#### Installation — business terrible - 1 part

September 8th, 2015

Morsch (1909) was amongst the first to research the behaviour of reinforced concrete in shear. At the beginning of the 20th century he developed the well-known 45o truss model, whereby shear was visualized to be transferred through the web of a cracked concrete member through a field of diagonal compression in the concrete and tension in transverse reinforcement. To produce an expression for the shear strength of a concrete section, he assumed that shear cracks that formed did so at an angle, 0, of 45o:

Reflecting the design philosophy at the time, fv was taken to be the safe working stress in the stirrups. While Morsch knew from observations that failure shear cracks did not necessarily form at 45o, he saw no way to calculate the angle of what he termed secondary inclined cracks.

The 45o truss model entered use in various design methods and still forms the basis for the ACI expression for the shear resistance provided by stirrups. (The current ACI expression has simplified the equation by replacing the term jd with d.) As its use became more widespread, however, it was criticized for being overly conservative. In particular, the model assumed that only transverse reinforcement is effective at carrying shear, thereby predicting that a section without stirrups or bent-up bars would have no shear strength whatsoever. Clearly this is not the case. Extensive research efforts were undertaken in order to ascertain the so-called “concrete contribution” to shear resistance, which was eventually set at an empirically derived safe working shear stress of vc=0.03f’c. For the first time, the shear resistance of a reinforced concrete section was divided up into two components: a concrete contribution (Vc) and a web reinforcement contribution (Vs) predicted by the 45o truss model:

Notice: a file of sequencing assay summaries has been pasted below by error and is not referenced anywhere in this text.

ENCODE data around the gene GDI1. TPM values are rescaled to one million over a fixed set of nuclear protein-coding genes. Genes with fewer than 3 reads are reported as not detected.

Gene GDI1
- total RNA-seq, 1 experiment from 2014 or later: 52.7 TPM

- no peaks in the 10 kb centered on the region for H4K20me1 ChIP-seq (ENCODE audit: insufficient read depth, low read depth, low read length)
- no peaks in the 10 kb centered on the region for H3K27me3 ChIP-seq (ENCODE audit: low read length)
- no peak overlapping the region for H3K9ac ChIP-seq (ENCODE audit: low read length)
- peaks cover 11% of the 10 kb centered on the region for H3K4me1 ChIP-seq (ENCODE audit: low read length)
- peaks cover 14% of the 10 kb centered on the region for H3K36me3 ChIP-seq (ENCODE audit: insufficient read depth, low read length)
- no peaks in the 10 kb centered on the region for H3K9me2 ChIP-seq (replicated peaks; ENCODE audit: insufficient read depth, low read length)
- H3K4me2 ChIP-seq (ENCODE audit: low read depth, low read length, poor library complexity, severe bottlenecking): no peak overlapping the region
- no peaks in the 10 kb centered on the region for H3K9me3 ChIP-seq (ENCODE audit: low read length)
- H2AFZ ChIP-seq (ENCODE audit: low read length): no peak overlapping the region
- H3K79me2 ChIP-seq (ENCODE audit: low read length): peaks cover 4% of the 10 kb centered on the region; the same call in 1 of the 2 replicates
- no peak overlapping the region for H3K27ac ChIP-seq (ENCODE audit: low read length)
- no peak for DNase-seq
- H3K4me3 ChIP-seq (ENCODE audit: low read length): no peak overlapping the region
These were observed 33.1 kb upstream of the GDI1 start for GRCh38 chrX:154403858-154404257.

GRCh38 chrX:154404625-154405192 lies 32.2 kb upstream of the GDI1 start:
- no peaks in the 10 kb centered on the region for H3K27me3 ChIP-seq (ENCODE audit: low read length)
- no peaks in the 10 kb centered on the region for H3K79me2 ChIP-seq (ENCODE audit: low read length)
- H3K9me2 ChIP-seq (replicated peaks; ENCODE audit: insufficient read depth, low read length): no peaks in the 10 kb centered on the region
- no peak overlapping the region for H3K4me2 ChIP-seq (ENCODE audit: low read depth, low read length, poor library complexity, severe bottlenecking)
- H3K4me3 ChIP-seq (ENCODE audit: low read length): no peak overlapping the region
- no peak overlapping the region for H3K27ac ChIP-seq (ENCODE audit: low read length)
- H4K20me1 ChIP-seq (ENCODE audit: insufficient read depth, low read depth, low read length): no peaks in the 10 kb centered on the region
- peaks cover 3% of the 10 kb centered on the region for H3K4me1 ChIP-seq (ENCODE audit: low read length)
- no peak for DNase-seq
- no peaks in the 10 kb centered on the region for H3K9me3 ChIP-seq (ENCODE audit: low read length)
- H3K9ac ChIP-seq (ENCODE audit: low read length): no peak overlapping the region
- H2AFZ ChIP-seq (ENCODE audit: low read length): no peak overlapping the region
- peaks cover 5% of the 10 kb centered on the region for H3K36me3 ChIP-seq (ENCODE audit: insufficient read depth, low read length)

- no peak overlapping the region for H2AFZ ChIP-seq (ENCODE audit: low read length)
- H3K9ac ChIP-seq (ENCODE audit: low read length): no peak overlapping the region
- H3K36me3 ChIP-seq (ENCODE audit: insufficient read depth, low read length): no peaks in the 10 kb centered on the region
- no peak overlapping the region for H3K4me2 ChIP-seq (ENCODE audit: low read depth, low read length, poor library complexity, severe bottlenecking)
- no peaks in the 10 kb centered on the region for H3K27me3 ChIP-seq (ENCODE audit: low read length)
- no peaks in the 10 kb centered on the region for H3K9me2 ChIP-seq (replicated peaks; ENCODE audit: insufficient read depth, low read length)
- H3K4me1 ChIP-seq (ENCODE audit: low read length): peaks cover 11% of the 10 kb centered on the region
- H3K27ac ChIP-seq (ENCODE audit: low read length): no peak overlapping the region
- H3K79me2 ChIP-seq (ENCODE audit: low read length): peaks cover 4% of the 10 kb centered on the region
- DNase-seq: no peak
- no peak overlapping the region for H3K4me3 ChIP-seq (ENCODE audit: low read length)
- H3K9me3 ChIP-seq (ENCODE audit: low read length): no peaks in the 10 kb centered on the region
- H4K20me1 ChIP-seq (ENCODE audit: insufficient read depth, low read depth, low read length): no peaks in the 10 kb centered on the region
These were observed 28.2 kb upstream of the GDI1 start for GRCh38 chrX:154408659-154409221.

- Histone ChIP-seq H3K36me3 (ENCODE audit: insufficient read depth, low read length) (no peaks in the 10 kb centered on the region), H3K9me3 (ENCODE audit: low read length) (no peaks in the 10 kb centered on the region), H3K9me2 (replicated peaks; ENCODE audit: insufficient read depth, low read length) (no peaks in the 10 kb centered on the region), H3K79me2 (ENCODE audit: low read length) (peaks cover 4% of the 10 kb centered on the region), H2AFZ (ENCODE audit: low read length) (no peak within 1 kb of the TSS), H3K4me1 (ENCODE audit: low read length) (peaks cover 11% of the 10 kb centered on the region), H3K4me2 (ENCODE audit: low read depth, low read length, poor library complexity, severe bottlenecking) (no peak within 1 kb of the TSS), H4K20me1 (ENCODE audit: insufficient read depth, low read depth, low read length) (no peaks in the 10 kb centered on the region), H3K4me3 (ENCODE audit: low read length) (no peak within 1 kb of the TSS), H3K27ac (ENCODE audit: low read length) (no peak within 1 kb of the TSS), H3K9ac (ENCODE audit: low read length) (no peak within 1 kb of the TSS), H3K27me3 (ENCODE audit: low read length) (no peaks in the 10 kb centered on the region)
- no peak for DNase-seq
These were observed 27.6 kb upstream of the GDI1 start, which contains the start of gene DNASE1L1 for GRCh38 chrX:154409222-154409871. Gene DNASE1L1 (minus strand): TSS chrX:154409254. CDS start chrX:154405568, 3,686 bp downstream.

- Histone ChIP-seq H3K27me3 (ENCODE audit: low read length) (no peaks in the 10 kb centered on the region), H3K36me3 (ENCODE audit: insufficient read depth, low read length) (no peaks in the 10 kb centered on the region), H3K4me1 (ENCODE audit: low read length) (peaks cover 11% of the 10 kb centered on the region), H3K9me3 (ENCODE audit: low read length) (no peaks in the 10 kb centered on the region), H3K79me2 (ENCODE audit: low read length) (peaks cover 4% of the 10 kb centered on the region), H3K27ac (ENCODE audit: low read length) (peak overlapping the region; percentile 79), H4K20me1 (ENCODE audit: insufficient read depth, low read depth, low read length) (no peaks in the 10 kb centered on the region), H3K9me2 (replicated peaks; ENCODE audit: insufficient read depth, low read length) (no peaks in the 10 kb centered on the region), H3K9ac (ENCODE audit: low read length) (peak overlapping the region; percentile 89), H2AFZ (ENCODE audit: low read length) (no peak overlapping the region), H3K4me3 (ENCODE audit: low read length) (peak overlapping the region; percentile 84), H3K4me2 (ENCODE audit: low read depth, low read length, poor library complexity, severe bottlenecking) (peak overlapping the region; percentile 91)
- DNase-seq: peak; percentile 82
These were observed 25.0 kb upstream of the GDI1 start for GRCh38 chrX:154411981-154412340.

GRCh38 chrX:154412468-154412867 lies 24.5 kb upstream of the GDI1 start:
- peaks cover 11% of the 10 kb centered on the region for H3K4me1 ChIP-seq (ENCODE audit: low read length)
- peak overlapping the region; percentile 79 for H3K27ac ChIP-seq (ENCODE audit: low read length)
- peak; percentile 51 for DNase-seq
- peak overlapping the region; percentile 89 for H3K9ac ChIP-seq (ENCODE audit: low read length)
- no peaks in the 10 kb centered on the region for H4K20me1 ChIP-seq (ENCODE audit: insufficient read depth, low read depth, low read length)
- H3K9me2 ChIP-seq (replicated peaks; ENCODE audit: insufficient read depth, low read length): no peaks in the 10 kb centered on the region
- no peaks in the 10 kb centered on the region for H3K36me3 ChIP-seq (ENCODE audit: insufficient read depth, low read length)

V = Vc + Vs

This method was used to design numerous concrete structures in the post-war construction boom of the 1950s and early 1960s. In 1955, however, a considerable portion of the roof of the Wilkins Air Force Warehouse in Selby, Ohio collapsed. The collapsed portions of the beams supporting the roof had been designed without stirrups, assuming that they could safely resist a working shear stress of 0.6MPa (90psi = 0.03 x 3000psi specified concrete strength). However, failure occurred at a shear stress of approximately 0.5MPa (70psi), corresponding to only about 80% of the safe service load on the roof. It therefore became apparent that unsafe designs could result from what had previously been considered to be a safe, conservative method.

As a result of the warehouse collapse, extensive research was undertaken to derive a better expression for Vc. In 1962, these efforts resulted in what was believed to be a simple, conservative expression for the failure shear based on a purely empirical curve-fit through 194 experimental data points (ACI Committee 326, 1962). This well-known expression (Equation 3) entered design use through incorporation into the 1963 American Concrete Institute Design Code, and has remained essentially unchanged since that time:

Vc = 0.167fbwd (MPa units) (3a)

Vc = 2fbwd (psi units) (3b)